Innovation is a key element of modern business. In a world full of modern industrialised nations it is essential for big business to innovate. Ed Rhodes and David Wield identify innovation as; "the implementation of new technologies" (Rhodes, E, 1994, page 79) for a firm to rise above its adversaries and create brand loyalty innovation is key. There are two fields of innovation, Ed Rhodes highlighted technical innovation as "one of the most critical areas for companies ' survival and growth." (Rhodes, E, 1994, page 79) However technical innovation is innovation based purely on machinery and systems, knowledge-centred innovation. Knowledge Information is "The creation, evolution, exchange and application of new ideas into marketable goods and services." (Entrovation International, 2006) The process of innovation is based around capitalising on new ideas. There are a few different categories of innovation, paradigm innovation is rare and occurred during the industrial revolution, it is not wholly relevant to this topic as it affects the economy as whole. Process and position innovation are relevant, with product innovation it is simply the creation of a new product. Process innovation is related to knowledge innovation, it relates to the way a service is delivered. Position innovation relates to innovative shifts in a specific market.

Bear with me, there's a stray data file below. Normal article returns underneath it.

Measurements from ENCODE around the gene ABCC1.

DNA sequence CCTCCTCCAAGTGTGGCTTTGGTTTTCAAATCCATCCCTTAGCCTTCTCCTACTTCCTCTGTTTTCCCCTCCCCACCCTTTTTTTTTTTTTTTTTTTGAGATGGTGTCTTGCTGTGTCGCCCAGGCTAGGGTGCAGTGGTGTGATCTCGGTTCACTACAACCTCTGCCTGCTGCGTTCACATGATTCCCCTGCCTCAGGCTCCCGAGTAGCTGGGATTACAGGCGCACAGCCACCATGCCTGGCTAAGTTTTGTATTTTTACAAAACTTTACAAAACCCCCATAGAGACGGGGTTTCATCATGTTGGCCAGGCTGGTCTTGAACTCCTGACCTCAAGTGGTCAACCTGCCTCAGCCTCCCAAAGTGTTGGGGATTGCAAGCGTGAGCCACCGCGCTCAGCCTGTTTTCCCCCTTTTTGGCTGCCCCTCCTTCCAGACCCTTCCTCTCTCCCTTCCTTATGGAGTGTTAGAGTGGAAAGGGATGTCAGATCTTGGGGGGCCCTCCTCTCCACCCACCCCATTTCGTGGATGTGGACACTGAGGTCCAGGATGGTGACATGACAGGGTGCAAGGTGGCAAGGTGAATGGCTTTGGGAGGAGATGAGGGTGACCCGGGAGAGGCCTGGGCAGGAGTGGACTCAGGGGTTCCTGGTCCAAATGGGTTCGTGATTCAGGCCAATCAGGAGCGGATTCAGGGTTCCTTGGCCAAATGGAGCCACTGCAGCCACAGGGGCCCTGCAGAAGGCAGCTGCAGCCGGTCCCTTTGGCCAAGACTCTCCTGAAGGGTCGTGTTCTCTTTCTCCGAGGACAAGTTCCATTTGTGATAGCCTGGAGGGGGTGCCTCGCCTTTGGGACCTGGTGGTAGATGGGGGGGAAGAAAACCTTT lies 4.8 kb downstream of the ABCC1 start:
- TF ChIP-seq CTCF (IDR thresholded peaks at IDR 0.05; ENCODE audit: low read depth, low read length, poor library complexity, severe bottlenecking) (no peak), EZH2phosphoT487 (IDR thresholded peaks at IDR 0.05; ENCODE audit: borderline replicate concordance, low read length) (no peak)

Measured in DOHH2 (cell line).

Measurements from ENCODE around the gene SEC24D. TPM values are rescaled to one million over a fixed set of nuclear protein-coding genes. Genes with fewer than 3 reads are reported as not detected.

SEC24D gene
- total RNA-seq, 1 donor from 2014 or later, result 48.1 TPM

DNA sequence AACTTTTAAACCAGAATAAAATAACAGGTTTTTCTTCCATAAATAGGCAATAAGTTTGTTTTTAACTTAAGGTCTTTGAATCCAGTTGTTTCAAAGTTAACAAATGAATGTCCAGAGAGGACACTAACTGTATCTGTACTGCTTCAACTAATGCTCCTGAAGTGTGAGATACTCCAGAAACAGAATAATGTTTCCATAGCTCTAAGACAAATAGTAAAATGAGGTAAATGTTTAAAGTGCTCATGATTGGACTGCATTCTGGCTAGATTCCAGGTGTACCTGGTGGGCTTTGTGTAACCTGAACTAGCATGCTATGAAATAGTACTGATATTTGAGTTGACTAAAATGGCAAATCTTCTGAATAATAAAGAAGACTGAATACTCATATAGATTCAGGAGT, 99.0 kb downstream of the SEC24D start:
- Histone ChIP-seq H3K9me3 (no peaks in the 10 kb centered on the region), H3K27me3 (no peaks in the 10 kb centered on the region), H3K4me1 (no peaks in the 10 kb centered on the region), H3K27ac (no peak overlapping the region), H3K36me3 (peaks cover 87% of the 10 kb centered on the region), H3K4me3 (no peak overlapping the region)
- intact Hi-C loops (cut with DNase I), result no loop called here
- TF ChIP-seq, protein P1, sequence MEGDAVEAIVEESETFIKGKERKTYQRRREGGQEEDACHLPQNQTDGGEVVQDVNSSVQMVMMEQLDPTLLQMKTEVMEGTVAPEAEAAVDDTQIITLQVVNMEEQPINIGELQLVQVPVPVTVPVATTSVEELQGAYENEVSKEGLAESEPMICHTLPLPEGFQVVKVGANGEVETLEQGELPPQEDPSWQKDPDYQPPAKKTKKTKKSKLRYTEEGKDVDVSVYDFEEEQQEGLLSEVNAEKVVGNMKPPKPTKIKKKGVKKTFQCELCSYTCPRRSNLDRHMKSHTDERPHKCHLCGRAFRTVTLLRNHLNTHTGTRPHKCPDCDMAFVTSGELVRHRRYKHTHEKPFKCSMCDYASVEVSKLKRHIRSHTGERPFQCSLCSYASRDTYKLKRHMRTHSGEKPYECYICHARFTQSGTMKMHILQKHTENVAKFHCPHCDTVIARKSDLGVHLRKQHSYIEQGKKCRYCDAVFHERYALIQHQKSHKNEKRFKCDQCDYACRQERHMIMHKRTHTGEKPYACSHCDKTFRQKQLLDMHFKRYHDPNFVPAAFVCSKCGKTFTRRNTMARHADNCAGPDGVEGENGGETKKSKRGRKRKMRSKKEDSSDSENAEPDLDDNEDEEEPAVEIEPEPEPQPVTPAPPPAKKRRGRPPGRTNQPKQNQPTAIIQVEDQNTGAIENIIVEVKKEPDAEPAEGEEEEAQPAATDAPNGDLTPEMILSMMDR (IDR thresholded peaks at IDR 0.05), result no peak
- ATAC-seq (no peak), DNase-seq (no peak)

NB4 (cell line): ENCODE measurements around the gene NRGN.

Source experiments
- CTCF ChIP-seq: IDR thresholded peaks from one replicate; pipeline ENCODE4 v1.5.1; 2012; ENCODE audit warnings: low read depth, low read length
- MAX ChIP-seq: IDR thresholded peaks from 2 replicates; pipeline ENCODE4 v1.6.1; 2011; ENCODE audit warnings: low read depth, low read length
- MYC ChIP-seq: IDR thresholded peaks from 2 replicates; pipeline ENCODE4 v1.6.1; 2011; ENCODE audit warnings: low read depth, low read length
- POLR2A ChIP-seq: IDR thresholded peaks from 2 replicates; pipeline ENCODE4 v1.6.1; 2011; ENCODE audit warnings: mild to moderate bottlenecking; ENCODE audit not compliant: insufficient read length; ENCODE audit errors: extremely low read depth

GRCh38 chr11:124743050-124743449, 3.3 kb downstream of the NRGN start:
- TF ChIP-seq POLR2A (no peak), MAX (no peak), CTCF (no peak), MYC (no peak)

(Chris Land, 2006, Lecture 2)
In this essay I will discuss the different perceptions of knowledge and how technical innovation differs from knowledge information. I will highlight which innovation approach is of the most significant benefit to a business.
A breakthrough improvement for a
Bibliography: Operations Management - Nigel Slack, Stuart Chambers, Christine Harland, Alan Harrison, & Robert Johnston, 1998 The Innovation Environment - Ed Rhodes & David Wield, 1994 http://www.entovation.com/innovation/knowinno.htm - entrovation.com http://www.raeng.org.uk/news/publications/ingenia/issue24/Dyson.pdf - James Dyson on Innovation AC205 Autumn Term Week 3 Lecture 2 - Chris Land, 2006 Managing knowledge work – Sue Newell, Maxine Robertson, Harry Scarbrought & Jacky Swan, 2002